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Posts Tagged ‘Target Audience’

Warning: Readers Have Comfort Zones

October 14, 2012 2 comments

Writers sometimes get a little too crazy.  One thing we often do is try to show how smart we are by using what are known as ten dollar words.  I call it the Plethora Rule.  What is the Plethora Rule?  It is best described from the scene that made me realize long ago that fancy words are not always good.  Here is that scene from ¡Three Amigos! that introduced 90% of people who know what plethora means to the word:

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Book Review: The Man in the Cinder Clouds (Review by: Sher A. Hart)

July 12, 2012 Leave a comment

By: Sher A. Hart

Please read the blurb to learn the premise. Who could resist a book written by an elf about the origins of Santa Clause? I couldn’t, and I’m a little past (okay, way past) the target audience’s age. The book was a little like the Princess Bride, a story inside a story. In this case, I’d say nested Christmas presents, and altogether a very nice package with plenty of excitement in the unwrapping.

Too bad I had to fly back home before I finished reading to my sister’s grandchildren. We went through 8 chapters while driving around seeing Christmas displays. Every time we got back in the car, they wanted more. I was sad they never got to enjoy some very funny stuff about the animals pulling the sleigh, not the ones you think. Rick’s dialogue was often funny, an important skill to keep kids and teens entertained. Okay, adults too.

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Writers Say Change But Most Readers Say Stand Pat

April 11, 2012 Leave a comment

It is funny. Or maybe it is sad. Several people are reviewing my recent draft of Under the Darkened Moon and it is easy to tell who is a writer and who is a reader based on their comments.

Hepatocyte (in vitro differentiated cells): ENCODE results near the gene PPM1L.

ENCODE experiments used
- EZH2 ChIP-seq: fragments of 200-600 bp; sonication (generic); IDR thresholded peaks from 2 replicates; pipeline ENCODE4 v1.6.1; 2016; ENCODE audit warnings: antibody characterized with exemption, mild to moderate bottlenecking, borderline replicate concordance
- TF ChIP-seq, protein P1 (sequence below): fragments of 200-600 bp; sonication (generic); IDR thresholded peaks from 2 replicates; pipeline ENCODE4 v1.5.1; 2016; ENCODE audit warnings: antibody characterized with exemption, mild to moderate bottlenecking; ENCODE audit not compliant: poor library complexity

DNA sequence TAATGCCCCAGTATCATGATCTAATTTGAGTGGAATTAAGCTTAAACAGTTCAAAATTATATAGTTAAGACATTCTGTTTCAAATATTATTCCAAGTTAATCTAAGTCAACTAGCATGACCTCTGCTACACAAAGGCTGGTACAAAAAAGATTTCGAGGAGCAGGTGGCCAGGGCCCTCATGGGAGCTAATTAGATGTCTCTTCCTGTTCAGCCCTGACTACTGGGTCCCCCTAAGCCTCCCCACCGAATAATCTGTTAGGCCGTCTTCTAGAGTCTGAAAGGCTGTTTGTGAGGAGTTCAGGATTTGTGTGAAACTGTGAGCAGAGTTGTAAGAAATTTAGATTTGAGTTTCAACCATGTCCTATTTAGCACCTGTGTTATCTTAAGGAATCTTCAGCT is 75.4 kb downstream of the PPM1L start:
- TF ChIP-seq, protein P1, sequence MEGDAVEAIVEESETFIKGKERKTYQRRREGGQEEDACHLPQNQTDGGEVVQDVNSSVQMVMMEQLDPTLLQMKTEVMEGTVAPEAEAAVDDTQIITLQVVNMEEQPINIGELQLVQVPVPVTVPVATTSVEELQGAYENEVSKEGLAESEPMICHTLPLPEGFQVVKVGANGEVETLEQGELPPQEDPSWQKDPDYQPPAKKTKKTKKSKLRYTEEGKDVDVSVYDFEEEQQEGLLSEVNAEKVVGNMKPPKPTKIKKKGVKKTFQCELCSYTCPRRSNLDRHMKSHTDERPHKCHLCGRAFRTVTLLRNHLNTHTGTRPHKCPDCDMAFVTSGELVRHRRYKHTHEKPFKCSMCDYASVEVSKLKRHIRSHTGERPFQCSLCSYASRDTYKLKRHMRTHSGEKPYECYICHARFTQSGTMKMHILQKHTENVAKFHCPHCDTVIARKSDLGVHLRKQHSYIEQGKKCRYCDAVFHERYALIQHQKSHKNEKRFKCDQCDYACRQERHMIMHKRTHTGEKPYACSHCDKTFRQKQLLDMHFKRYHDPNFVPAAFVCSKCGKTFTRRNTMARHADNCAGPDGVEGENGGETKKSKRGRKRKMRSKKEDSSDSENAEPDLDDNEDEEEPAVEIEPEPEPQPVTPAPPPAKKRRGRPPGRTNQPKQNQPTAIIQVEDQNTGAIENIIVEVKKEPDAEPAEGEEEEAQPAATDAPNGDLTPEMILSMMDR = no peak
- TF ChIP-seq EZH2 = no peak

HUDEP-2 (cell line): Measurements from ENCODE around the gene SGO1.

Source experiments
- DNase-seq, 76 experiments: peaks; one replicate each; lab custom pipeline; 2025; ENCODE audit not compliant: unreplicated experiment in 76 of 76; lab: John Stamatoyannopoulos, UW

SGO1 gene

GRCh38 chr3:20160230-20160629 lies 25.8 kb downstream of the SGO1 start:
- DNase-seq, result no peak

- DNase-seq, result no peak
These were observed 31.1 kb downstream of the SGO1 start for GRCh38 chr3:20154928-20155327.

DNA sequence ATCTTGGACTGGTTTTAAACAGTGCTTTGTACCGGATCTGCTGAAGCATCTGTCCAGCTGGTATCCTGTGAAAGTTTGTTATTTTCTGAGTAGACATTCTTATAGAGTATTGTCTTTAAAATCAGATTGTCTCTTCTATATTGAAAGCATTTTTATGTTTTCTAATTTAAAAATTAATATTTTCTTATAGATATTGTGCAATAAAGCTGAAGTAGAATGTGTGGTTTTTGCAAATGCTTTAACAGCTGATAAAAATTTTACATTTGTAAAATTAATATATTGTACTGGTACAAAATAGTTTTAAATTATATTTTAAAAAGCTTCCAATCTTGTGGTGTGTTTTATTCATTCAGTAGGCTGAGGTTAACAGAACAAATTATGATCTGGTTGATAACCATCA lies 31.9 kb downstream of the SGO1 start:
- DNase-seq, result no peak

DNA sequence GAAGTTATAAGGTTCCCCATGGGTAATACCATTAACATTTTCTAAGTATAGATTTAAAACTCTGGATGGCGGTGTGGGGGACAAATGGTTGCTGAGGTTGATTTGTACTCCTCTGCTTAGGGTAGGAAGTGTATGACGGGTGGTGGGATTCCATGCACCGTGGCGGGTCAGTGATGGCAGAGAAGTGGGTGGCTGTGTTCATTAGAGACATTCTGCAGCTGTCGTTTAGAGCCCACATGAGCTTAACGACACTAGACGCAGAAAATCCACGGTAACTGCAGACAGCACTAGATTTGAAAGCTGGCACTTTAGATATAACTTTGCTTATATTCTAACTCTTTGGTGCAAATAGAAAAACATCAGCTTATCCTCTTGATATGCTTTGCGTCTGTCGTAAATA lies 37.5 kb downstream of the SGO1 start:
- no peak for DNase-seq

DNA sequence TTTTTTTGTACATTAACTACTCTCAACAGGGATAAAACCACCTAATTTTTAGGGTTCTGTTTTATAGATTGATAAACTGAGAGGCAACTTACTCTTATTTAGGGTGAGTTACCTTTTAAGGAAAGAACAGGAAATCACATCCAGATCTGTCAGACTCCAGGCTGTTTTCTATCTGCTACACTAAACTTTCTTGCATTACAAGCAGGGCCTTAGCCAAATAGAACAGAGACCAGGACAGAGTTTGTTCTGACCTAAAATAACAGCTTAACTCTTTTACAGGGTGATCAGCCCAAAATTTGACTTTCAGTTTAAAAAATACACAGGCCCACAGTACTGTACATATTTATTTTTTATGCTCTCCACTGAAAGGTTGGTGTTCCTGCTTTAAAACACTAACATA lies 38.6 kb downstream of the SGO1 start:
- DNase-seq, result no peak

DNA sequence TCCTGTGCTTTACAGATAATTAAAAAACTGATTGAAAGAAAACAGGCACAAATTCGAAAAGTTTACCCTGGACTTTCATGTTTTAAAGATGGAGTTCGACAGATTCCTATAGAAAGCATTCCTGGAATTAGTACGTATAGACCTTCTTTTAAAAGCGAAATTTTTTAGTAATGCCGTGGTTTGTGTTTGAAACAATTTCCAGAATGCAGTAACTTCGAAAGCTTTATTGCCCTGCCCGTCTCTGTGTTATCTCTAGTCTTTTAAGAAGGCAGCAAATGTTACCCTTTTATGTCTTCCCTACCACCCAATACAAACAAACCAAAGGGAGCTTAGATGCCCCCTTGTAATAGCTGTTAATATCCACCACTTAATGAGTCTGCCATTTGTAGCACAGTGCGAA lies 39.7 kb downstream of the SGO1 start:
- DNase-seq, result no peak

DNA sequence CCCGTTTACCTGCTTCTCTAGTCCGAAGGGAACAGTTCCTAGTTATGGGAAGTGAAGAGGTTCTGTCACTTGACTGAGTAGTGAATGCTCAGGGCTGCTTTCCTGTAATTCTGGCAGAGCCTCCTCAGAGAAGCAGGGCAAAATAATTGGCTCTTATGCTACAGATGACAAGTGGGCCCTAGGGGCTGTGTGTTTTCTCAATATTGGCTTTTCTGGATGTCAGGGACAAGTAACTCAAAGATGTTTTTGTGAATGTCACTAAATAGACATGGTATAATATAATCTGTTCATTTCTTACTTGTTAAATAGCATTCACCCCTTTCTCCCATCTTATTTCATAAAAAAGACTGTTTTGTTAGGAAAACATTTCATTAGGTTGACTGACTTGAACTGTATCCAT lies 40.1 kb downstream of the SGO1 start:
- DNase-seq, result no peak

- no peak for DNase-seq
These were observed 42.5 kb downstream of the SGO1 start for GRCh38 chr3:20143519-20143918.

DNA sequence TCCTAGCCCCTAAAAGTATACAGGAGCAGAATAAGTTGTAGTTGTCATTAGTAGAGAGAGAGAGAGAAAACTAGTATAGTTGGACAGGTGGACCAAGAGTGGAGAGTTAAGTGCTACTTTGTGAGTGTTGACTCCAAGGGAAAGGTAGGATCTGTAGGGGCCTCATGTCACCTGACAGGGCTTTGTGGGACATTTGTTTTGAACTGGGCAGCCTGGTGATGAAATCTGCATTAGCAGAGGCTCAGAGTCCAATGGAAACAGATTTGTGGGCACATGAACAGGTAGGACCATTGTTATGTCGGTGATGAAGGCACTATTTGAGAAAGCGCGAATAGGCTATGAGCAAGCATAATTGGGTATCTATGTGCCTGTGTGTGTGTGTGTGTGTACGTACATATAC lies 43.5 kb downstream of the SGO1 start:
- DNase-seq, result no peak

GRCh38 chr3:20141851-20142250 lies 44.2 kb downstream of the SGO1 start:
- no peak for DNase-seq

Everyone who is a “writer” has a plethora of suggestions. Not all of them are bad suggestions. But a lot of them I consider petty and nothing more than being along the lines of “I wouldn’t do [insert item here] that way”. Is it wrong I ask? Of course they say it is not but stress how they would change said item if it were their story. Ok, so I am basically chalking such things up as style conflicts between myself and them.

Now flip to the group who are “readers” of fantasy novels. Being my target audience I care more about their opinions. Those petty discussion points of not doing something a “certain way” almost never come up. The reader group has actually caught a few minor contradictions in the plot that I had missed but that the authors group completely missed while they were busy trying to make my writing more like their own. And the reviews have been more positive from those that are readers compared to authors. The group of readers of fiction are more apt to suggest not changing anything except the obvious errors.

Moving forward the story’s edits are coming along well. I hate to cut out the “authors” from the editing process but I am seriously finding that their comments are far less helpful than those who consume such stories for pleasure.